Deflect Negative Criticism

Whenever negativity about my art comes my way, I disarm it with this five-point combination of mental moves. I remind myself that:

  • It’s a lot easier to judge than to actually enter the arena and compete. Always give yourself credit for suiting up and showing up. It takes a lot of guts—a quality that’s much more rare than opinions.
  • The critic may be unaware of who you are, where you are and where you’re going. He or she may be commenting on a fixed point, reducing it to a tiny blip on his or her radar screen of particular prejudices.
  • Art isn’t immune to the fickle, shifting currents of fashion. Consider van Gogh: He sold only one painting while he was alive and is now considered an artistic genius.
  • Everyone has an opinion about art, but few people have a qualified opinion about art. Your opinion is what matters most.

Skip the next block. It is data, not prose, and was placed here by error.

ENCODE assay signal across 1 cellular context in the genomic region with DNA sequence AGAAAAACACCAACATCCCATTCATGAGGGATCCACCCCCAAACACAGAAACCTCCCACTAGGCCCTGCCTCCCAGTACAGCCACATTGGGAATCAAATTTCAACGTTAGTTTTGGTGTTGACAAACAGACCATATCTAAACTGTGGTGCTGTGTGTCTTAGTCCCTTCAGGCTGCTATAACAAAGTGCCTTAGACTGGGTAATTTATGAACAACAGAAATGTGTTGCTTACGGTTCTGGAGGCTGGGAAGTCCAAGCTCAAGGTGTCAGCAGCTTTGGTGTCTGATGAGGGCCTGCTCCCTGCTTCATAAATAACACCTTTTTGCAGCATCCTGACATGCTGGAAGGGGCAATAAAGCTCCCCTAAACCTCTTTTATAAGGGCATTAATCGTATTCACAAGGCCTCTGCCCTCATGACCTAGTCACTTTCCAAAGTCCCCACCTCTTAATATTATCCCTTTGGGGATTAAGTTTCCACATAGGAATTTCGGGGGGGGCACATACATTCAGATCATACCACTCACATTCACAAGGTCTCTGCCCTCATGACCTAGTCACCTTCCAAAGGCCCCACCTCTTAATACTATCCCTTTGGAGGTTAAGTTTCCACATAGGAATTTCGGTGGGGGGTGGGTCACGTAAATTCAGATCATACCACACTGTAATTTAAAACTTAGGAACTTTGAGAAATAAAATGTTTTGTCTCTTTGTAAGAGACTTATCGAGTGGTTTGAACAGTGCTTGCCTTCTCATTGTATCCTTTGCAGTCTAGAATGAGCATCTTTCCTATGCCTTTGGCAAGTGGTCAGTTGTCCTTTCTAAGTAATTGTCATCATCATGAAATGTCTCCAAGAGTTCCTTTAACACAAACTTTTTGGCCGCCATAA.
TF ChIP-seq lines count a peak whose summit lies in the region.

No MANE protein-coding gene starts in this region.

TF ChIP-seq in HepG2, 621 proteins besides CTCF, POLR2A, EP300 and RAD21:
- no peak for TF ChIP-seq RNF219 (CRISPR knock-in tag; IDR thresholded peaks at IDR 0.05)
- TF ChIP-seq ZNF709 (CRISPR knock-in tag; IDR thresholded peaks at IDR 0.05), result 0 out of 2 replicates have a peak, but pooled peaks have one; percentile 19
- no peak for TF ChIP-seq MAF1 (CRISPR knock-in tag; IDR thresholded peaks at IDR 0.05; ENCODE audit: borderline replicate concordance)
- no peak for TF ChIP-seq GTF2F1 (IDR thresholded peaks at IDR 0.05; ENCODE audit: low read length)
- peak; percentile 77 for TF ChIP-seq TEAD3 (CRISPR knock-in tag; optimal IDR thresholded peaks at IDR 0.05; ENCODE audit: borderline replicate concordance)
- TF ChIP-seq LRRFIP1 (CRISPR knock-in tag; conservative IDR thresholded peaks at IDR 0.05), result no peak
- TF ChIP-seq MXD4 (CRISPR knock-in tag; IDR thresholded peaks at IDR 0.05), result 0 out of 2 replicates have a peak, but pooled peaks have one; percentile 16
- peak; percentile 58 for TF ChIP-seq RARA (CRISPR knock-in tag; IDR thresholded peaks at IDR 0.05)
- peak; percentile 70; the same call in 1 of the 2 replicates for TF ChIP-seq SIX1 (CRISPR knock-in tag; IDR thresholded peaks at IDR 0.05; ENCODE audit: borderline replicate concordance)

• Ultimately you produce art because life is richer for it. Any wealth or acclaim that comes with it is great, but it may not come. Either way, it could have nothing to do with the quality of your work.

Jane Jones shows her work in galleries and museums nationwide and her work has won awards in numerous national competitions. She has taught art and art history at Red Rocks Community College in Lakewood, Colorado, for 12 years.

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